to 28 January and 2 February
1993 for lack of time.63 Evidently, the trial court had
to hear two other cases awaiting trial on the same day.64
Over the defenses objection, the hearing of 28 January 1993 was again postponed
when private complainants Genteroy and Durano, who were present in court, left
because they thought that trial would not push through that morning.65
Trial proceeded until 24 November 1993, when the defense rested.66 Other than the 30 September 1993 hearing,
when the accused asked for postponement because of his counsels absence,67 trial was continuous.
The Constitution mandates that in all criminal prosecutions, the
accused shall have a speedy trial.68 The right to speedy trial is
deemed violated only when the proceedings is attended by vexatious, capricious,
and oppressive delays; or when unjustified postponements of the trial are asked
for and secured, or when without cause or justifiable motive a long period of
time is allowed to elapse without the party having his case tried.69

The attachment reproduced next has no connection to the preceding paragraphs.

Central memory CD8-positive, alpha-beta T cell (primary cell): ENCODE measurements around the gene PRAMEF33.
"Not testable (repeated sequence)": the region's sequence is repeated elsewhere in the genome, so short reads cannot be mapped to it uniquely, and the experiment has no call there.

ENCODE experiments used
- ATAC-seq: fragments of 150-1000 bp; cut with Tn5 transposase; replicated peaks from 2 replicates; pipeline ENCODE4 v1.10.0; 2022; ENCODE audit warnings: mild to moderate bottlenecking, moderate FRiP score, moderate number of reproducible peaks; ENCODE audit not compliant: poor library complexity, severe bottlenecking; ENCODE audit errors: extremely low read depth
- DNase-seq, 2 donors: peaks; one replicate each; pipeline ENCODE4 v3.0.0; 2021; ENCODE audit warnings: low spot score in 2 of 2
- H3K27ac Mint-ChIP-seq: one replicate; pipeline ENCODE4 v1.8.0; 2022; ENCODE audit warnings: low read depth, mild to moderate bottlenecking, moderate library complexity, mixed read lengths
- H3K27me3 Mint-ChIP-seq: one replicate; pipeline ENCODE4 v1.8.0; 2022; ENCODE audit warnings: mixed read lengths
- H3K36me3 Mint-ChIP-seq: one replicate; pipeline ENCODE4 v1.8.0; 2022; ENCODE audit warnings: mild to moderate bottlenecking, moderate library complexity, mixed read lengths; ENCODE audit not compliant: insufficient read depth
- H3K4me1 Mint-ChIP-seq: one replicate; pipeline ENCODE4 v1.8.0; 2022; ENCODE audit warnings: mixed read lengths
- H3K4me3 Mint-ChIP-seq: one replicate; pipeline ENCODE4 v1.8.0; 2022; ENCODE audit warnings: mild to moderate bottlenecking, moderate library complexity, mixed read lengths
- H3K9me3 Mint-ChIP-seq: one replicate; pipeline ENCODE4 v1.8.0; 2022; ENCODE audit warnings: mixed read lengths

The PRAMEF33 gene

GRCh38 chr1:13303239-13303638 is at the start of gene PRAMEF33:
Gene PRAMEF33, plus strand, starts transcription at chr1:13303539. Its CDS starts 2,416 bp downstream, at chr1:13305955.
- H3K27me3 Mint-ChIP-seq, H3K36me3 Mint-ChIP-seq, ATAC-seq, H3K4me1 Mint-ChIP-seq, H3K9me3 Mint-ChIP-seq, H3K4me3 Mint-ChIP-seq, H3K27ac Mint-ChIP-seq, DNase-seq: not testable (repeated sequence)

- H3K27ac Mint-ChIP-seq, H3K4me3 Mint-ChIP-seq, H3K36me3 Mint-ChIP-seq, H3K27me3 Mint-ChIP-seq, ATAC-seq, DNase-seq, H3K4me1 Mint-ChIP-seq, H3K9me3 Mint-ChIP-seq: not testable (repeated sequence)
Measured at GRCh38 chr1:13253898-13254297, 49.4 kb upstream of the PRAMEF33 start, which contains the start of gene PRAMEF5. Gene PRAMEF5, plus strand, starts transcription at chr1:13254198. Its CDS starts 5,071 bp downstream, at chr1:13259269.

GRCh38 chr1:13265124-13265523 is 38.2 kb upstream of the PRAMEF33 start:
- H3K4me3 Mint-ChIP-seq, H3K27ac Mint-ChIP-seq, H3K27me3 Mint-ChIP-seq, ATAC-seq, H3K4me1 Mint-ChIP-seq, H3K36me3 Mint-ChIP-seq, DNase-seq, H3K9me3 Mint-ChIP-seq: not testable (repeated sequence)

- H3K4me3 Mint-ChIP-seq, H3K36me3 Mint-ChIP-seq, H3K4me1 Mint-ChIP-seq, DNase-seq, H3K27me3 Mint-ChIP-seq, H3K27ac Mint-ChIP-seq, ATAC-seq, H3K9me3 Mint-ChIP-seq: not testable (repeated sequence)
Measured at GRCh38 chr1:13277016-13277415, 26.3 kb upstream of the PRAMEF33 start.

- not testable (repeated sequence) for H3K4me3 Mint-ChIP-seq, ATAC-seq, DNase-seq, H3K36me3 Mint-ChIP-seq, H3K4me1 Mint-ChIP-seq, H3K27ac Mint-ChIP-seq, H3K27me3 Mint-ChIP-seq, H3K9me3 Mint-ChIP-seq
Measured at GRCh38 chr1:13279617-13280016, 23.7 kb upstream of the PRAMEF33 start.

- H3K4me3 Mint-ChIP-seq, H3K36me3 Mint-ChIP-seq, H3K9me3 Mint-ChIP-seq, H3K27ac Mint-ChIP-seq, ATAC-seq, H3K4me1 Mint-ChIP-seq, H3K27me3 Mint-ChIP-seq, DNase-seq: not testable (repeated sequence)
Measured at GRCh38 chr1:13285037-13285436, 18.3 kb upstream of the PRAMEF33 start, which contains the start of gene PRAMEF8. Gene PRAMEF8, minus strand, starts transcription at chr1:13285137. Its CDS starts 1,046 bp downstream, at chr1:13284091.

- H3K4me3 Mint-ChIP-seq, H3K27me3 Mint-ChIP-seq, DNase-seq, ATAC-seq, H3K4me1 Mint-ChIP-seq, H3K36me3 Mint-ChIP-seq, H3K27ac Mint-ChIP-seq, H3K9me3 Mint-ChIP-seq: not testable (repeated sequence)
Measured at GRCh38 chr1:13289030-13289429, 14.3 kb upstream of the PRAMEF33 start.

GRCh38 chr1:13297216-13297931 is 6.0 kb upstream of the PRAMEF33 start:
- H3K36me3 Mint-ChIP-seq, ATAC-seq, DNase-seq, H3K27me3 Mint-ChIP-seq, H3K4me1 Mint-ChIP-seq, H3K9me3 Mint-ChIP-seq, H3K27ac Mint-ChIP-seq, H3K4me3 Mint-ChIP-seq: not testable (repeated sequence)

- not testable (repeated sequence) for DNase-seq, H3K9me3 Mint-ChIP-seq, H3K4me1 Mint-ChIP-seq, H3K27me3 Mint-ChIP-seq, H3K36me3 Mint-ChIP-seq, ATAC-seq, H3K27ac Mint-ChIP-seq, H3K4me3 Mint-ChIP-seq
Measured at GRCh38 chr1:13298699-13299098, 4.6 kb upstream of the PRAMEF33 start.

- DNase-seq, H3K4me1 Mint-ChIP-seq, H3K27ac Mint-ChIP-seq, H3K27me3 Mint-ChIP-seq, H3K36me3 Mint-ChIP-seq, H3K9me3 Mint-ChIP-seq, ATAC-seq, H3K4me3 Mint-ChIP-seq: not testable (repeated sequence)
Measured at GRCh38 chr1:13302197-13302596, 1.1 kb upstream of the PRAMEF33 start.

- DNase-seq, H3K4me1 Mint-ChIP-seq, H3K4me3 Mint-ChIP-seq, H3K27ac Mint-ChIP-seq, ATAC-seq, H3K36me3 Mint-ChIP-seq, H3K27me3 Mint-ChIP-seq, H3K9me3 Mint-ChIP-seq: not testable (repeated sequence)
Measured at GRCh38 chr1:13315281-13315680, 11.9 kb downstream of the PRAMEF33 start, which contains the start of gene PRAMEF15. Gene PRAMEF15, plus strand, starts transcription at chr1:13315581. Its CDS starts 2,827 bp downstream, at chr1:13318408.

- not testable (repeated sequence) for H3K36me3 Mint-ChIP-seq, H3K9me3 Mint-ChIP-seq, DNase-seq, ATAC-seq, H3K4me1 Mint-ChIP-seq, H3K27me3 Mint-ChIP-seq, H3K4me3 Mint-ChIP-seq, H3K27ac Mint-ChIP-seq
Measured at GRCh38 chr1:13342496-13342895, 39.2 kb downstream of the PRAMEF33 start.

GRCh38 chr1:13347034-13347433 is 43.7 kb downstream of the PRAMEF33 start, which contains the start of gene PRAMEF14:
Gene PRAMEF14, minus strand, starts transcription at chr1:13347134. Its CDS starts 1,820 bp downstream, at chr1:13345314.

None of these circumstances attended the proceedings below. Only
twice did the prosecution fail to present a witness, resulting in the resetting
of the trial, once on the private complainants erroneous belief that the
hearing was not going to push through.That the cross-examination of private complainant Durano on 19 January 1993 had to be
postponed because of two other cases pending hearing does not constitute a
violation of the accuseds right to speedy trial.The parties in said two cases likewise
deserve a speedy disposition of their cases70 and, understandably, the trial
judge had to budget the courts time to accommodate them.All in all, there was actually only one
unjustified postponement in the proceedings below, which cannot be described as
vexatious, capricious or oppressive.